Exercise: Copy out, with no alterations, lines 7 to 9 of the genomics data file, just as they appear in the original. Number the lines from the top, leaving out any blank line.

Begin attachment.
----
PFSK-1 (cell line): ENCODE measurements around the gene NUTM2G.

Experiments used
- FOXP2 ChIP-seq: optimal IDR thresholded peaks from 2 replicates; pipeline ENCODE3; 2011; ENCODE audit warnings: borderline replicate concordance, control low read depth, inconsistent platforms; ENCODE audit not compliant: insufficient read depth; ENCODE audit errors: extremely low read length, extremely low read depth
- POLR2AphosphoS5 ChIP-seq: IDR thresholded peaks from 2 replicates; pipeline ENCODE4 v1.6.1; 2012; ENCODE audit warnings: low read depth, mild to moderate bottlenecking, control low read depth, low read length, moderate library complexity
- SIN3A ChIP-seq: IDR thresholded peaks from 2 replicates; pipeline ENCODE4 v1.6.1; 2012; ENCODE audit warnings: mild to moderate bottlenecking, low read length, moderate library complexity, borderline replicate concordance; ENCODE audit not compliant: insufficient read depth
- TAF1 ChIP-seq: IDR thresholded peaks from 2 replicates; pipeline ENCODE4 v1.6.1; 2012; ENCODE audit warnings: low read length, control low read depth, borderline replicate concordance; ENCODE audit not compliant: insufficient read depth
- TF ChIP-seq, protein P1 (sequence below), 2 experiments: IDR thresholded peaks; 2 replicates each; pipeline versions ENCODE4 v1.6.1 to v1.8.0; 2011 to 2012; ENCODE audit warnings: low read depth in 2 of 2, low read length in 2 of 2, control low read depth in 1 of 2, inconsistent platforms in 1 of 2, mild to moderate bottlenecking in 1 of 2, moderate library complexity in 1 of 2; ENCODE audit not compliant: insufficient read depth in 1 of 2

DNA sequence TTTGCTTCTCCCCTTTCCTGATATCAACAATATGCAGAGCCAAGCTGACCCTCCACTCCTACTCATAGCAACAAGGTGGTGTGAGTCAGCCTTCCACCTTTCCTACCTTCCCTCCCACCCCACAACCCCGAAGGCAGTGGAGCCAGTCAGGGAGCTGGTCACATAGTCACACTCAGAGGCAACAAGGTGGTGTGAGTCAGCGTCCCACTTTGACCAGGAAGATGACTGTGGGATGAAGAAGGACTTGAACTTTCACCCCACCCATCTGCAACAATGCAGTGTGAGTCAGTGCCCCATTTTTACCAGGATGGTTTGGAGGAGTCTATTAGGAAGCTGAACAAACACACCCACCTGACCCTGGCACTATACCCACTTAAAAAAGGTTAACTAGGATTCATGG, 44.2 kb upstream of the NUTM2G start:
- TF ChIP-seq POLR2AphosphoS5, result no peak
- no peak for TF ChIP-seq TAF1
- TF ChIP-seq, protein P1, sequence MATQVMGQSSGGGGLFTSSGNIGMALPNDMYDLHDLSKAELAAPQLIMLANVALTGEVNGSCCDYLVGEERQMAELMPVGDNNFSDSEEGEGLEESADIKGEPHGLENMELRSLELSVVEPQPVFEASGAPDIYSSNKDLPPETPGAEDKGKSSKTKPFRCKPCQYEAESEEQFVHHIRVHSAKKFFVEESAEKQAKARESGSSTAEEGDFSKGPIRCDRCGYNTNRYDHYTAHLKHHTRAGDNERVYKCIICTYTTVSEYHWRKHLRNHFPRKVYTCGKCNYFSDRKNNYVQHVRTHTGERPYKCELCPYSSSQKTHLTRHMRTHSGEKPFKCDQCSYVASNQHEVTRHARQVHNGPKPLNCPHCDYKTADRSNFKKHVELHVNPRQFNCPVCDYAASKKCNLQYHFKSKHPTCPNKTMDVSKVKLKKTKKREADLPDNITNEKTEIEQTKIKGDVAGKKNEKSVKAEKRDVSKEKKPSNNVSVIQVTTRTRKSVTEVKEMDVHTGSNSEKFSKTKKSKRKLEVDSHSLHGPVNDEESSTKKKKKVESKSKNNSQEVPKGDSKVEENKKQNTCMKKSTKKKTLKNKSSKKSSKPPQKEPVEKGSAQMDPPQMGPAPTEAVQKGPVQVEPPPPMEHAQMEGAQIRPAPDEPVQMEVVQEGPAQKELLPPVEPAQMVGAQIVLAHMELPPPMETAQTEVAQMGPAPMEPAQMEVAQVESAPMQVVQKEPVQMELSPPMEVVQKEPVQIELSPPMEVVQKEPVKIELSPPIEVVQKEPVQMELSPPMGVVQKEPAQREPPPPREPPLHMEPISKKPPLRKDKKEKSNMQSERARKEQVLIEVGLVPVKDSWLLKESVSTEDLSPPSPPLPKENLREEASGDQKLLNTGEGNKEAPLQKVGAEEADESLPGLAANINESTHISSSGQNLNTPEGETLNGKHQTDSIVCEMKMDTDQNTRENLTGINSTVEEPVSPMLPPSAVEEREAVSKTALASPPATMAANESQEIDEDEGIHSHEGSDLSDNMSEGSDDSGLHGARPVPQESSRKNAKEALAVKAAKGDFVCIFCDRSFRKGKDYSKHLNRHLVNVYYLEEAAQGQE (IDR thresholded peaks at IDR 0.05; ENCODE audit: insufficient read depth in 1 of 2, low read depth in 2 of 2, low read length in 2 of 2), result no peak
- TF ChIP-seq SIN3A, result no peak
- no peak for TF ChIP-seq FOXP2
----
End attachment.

- TF ChIP-seq, protein P1 (sequence below), 2 experiments: IDR thresholded peaks; 2 replicates each; pipeline versions ENCODE4 v1.6.1 to v1.8.0; 2011 to 2012; ENCODE audit warnings: low read depth in 2 of 2, low read length in 2 of 2, control low read depth in 1 of 2, inconsistent platforms in 1 of 2, mild to moderate bottlenecking in 1 of 2, moderate library complexity in 1 of 2; ENCODE audit not compliant: insufficient read depth in 1 of 2

DNA sequence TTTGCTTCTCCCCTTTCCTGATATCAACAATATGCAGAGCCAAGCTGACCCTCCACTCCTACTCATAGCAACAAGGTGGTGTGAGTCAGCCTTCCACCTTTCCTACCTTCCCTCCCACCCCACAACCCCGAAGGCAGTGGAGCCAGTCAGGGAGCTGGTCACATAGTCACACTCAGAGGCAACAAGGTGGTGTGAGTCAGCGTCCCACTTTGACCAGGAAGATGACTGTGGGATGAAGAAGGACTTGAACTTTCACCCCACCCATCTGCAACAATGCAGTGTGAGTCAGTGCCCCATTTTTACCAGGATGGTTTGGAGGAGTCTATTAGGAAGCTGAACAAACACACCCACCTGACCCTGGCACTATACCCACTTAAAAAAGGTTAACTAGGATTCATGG, 44.2 kb upstream of the NUTM2G start:
- TF ChIP-seq POLR2AphosphoS5, result no peak